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Sonia Livingstone

September 21st, 2018

Dire warnings about children dying because of apps and games are a form of ‘juvenoia’


Estimated reading time: 10 minutes

Sonia Livingstone

September 21st, 2018

Dire warnings about children dying because of apps and games are a form of ‘juvenoia’


Estimated reading time: 10 minutes

In this post Larry Magid takes a look at the recent media coverage of two apps and games that have been accused of harming children’s mental health. He argues that these sensationalist stories are often based on fake news and may serve only to exaggerate fears surrounding online risk in potentially damaging ways. Larry is a technology journalist and an Internet safety advocate. He is CEO and co-founder of ConnectSafely and an on-air technology analyst for CBS News. [Header image credit: J. Cheung, CC BY-NC-ND 2.0]

Several years ago, David Finkelhor, director of the University of New Hampshire’s Crimes Against Children Research Center gave a talk and wrote a paper called The Internet, Youth Safety and the Problem of ‘Juvenoia’. His argument, based on his extensive knowledge of actual online risks to children, was that there is an, “exaggerated fear about the influence of social change on children and youth,” which manifests itself whenever new technology emerges. Back then it was the internet, the web and social media. It still is, but now we can add games and mobile apps.

The latest bit of hysteria is centring around two stories: a deadly game called Momo Challenge and another called Deleted that The Sun, a British tabloid, called, “a chilling new online suicide game targeting kids”.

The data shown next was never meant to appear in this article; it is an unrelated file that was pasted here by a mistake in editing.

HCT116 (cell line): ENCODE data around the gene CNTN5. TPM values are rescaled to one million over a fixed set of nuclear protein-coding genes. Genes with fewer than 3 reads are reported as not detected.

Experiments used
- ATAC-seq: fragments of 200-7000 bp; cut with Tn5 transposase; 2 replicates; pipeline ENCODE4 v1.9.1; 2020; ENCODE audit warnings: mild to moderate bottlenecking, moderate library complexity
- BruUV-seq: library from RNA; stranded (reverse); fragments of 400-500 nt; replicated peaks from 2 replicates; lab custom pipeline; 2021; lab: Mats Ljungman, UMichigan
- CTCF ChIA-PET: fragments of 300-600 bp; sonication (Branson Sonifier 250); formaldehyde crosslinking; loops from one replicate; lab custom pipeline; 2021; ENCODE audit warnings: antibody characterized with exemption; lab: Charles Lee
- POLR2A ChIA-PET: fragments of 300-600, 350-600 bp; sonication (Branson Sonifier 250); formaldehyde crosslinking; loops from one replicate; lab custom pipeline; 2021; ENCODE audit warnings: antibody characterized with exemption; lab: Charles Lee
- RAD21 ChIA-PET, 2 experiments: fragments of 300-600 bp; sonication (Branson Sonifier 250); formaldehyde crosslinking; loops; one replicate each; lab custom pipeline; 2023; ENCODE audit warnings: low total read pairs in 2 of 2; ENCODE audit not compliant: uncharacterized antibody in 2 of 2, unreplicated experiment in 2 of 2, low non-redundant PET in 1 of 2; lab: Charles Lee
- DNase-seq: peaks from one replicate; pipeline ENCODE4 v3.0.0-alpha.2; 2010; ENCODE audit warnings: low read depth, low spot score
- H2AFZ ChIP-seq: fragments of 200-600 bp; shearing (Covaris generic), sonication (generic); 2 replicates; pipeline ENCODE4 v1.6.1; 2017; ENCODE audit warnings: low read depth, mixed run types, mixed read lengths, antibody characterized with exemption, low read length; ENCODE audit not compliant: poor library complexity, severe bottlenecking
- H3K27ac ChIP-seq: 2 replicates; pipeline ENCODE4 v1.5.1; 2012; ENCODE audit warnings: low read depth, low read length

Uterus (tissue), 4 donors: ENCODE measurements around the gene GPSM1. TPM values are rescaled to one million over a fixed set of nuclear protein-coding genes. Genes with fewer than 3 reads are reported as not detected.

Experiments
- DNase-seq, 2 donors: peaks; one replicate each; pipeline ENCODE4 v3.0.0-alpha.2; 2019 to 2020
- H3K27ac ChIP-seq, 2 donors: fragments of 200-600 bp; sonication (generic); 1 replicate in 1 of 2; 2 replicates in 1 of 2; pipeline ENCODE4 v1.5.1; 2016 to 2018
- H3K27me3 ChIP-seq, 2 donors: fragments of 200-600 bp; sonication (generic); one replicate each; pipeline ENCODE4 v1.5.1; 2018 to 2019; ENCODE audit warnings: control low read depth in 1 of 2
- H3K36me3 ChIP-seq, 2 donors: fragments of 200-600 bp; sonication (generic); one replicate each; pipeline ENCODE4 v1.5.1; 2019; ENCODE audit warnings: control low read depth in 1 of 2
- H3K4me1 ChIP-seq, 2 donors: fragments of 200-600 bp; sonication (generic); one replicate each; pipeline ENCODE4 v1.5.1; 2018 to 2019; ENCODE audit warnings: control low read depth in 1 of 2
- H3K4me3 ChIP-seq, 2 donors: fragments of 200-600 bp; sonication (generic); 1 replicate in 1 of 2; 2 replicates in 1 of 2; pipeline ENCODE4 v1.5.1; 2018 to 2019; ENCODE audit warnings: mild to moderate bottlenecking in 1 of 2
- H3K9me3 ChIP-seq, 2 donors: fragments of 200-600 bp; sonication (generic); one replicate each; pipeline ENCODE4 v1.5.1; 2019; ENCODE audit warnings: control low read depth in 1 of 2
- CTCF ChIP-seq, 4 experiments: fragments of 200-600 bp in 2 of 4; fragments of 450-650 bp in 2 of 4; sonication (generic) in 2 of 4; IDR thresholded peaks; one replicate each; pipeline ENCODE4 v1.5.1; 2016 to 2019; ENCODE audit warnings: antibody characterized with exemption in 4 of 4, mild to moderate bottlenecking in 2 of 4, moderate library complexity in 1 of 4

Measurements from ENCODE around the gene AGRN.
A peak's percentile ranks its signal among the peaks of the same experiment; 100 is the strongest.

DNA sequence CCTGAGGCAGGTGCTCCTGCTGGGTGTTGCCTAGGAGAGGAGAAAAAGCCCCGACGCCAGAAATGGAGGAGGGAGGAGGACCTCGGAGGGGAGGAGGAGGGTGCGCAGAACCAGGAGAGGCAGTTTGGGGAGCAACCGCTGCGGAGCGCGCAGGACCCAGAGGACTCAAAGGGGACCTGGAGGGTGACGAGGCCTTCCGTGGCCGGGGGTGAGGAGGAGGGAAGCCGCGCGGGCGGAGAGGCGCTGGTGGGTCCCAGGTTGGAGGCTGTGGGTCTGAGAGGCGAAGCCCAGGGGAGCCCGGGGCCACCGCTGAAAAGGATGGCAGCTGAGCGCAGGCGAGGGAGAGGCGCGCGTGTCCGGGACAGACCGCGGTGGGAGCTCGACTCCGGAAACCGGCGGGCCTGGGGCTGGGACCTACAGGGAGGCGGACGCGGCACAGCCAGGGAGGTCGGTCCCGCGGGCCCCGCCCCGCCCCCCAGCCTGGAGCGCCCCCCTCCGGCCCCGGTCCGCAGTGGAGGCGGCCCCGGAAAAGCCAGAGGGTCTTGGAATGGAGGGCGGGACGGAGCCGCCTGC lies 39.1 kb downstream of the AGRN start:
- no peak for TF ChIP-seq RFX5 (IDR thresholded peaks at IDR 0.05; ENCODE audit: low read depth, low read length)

Momo Challenge

According to the Times of India, “the Momo challenge was initially started on Facebook but is now spreading via WhatsApp.” The article describes Momo as, “a social media account on WhatsApp, Facebook and YouTube”. The paper said that, “several web security blogs describe the Momo game as a social engineering attack which may not necessarily be real, but can still cause harm through online harassment and cyberbullying”. The article went on to say that the game, “challenges users to communicate with an unknown number, and complete a series of violent acts that ultimately end in death”.

The Buenos Aires Times reported that Argentinian authorities are investigating the suicide of a 12-year-old girl and are trying to determine, “whether she was motivated to take her own life because of the so-called Momo Game, a WhatsApp-based terror game that originates from Japan.” The US’s Fox News describes Momo as a, “viral challenge that asks people to add a contact via WhatsApp – they are then urged to commit self-harm or suicide.” Australia’s 9 News reports that “The Momo trend, which appears to have originated in Japan, has been likened to the ‘Blue Whale’ game which was reportedly linked to more than 100 teenage deaths in Russia.”

‘Fake news?’

But as I wrote last year, the so-called “Blue Whale Challenge, which got enormous coverage around the world, was, according to experts, fake news from Russia”. A post by Anne Collier on quoted an expert from the Bulgarian Safer Internet Centre who said that, “it is a sensationalist fake started by Russian media back in May 2016,” and that “several Russian politicians already mentioned ‘Western intelligence services’ and ‘Ukrainian nationalists’ as creators of the ‘horrible game’ with the aim to exterminate young Russian generation.”

And, based on an analysis by Austria’s Safer Internet Centre, the Momo Challenge appears to be a hoax.

Based on a Google translation from the original German, the Centre stated: “Many WhatsApp users report that they are suddenly contacted by an unknown number and are sometimes harassed with very scary pictures, texts and voice messages. … Momo is nothing more than a so-called hoax and should be blocked and deleted.” If you get the message on Facebook, Instagram, YouTube or any other social media platform with an abuse reporting mechanism you should report it. On NetFamilyNews, Anne Collier suggests that “Momo is probably more than one account because copycats often join the ‘fun’ as coverage grows, and more than one phone number associated with it has been found in WhatsApp.”